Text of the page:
Trigger Polarity – Why is it so important?

It’s not uncommon for us to receive a question on a no-spark or mis-timed spark problem, and often the solution is to switch the position of the trigger wires.  This begs the question, why is the position of these wires so important?  We’ll get into that here and hopefully provide some valuable insight on these components themselves.

First, what is a “trigger”?  For one thing, it can go by many different names such as a “pickup coil”, “crank position sensor”, “signal generator”, etc.  It is a part, usually consisting of a metal base plate with two screw-holes and a raised plastic or potted portion with a magnet in it that is bolted to the cover next to the flywheel.  Wound around this magnetic core inside the trigger is a coil of very thin wire.  Here is a cross-section of a typical trigger such as Rick’s part# 21-502:

The magnetic face is designed to work with a section of the outside circumference of the flywheel known as the “reluctor”.  This is simply a raised portion of metal that will pass very close to the magnet.  When it does, it will create a fluctuation in the field of the magnet inside the trigger.  This fluctuation will in turn induce a small electromagnetic potential difference between the two ends of the coil (this is referred to as the “Hall Effect”).  Since the flywheel is bolted to the crankshaft and the changing field only occurs when the reluctor is passing the magnet, the signal from this will always be at a particular degree of crankshaft rotation.  This is how the CDI times the ignition.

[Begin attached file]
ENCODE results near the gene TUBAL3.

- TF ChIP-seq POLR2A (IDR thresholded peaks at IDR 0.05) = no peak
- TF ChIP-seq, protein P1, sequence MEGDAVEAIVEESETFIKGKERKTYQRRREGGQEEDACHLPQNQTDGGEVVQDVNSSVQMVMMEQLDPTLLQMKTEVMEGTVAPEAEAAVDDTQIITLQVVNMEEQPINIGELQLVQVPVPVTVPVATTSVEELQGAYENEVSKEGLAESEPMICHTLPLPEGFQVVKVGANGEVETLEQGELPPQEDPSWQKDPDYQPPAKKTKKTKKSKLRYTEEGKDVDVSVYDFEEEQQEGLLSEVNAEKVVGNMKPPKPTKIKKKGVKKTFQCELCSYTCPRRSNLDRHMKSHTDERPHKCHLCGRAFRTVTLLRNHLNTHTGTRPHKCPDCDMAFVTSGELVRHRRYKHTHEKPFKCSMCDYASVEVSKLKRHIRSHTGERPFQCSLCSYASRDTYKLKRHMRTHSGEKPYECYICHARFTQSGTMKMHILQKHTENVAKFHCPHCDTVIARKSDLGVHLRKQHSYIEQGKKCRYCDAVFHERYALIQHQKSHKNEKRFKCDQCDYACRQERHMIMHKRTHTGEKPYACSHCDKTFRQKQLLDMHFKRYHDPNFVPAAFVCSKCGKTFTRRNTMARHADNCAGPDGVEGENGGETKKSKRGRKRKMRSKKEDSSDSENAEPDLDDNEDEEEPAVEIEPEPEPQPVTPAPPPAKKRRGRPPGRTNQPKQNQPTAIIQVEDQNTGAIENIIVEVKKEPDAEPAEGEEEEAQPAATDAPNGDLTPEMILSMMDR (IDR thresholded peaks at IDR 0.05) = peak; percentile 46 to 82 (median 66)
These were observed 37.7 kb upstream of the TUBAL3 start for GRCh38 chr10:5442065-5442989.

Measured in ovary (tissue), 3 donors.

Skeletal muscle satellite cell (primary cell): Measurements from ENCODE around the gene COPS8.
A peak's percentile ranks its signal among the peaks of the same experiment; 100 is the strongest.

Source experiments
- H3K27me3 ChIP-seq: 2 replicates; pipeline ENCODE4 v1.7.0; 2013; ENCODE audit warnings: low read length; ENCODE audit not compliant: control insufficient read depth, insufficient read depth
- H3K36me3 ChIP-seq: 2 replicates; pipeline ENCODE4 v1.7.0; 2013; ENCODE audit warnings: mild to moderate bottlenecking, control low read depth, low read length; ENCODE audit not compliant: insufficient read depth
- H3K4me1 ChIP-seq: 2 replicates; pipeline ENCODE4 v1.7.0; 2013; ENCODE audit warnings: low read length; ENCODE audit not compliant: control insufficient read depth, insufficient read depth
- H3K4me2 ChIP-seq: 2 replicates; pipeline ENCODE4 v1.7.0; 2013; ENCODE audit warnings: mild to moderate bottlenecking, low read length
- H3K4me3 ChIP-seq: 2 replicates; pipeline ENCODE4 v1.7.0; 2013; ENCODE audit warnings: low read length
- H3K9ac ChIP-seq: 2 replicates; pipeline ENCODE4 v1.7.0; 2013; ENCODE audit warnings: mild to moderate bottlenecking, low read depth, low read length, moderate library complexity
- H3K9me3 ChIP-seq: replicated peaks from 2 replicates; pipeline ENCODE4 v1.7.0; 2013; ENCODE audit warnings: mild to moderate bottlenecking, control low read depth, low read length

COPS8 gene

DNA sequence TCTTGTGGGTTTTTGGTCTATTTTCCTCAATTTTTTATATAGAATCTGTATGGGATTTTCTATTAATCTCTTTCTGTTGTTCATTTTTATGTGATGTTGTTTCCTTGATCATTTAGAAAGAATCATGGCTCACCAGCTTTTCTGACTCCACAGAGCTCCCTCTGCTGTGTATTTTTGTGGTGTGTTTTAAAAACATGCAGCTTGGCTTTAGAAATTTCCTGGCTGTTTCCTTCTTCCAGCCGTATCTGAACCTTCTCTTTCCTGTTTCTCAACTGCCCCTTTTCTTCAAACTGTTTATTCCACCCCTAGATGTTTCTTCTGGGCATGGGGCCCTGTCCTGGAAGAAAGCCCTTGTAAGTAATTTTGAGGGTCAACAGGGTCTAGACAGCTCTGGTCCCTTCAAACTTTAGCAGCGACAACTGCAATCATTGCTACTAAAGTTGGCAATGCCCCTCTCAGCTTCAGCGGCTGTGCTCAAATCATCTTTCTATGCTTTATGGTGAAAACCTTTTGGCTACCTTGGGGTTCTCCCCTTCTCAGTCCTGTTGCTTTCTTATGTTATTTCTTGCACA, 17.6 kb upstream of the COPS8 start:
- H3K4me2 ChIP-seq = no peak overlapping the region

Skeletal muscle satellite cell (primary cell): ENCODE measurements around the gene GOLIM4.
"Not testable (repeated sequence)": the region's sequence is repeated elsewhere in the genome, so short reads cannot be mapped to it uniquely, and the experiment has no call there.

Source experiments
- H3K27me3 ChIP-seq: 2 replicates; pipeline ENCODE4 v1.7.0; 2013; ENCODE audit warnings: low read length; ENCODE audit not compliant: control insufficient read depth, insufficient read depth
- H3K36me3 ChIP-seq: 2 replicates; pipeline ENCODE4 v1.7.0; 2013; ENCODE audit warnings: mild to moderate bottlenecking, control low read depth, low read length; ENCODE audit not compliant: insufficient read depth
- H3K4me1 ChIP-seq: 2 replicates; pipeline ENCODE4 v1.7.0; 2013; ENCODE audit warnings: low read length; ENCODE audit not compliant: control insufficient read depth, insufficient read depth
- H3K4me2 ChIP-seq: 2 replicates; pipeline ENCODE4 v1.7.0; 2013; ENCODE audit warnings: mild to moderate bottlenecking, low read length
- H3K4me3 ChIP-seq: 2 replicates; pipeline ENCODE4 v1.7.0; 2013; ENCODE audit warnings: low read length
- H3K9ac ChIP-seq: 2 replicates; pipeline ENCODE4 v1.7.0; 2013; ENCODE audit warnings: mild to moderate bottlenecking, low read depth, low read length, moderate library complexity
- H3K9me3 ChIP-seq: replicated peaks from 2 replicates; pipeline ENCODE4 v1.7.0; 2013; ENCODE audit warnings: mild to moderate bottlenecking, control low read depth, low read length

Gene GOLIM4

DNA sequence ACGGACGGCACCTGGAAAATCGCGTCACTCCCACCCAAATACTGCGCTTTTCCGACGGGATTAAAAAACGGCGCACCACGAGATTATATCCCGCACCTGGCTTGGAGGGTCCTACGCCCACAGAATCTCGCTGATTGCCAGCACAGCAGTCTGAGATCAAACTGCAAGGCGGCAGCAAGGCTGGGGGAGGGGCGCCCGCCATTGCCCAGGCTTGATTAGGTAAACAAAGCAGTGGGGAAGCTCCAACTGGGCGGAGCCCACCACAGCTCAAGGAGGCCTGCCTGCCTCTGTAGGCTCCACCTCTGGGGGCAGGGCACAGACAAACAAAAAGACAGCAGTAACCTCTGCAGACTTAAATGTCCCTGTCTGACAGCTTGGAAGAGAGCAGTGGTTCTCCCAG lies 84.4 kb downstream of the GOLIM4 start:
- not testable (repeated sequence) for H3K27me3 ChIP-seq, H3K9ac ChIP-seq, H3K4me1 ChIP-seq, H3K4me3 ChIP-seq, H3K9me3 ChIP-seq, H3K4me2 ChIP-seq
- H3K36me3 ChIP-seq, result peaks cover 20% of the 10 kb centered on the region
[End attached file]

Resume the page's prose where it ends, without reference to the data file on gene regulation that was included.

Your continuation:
Inside the CDI box is a capacitor across which a static charge will build up due to applied voltage from either the stator’s source coil (AC-CDI, “stator ignition) or the battery (DC-CDI, “battery ignition).  For more detailed info on CDI boxes. check out THIS blog postThis static charge will remain across the capacitor until it is discharged to the primary side of the ignition coil (hence Capacitor Discharge Ignition).  This timing is controlled by a semiconductor component called a thyristor, or SCR (Silicon Controlled Rectifier).  This component is in an “off” state naturally; it must be “turned on” by applying correct voltage to its gate terminal.

The trigger is connected to the gate, and the signal being generated is responsible for opening and closing the gate.  As a semiconductor device, the SCR requires not only the correct voltage applied to the gate but the correct polarity as well.  If it’s backward, the gate will actually increase in strength when it should be decreasing.  Doing this causes significant timing failures, if not stopping the output altogether (this will vary depending on the vehicle).


Hopefully this answers your questions on why the position of the wires matters so much on the trigger coils!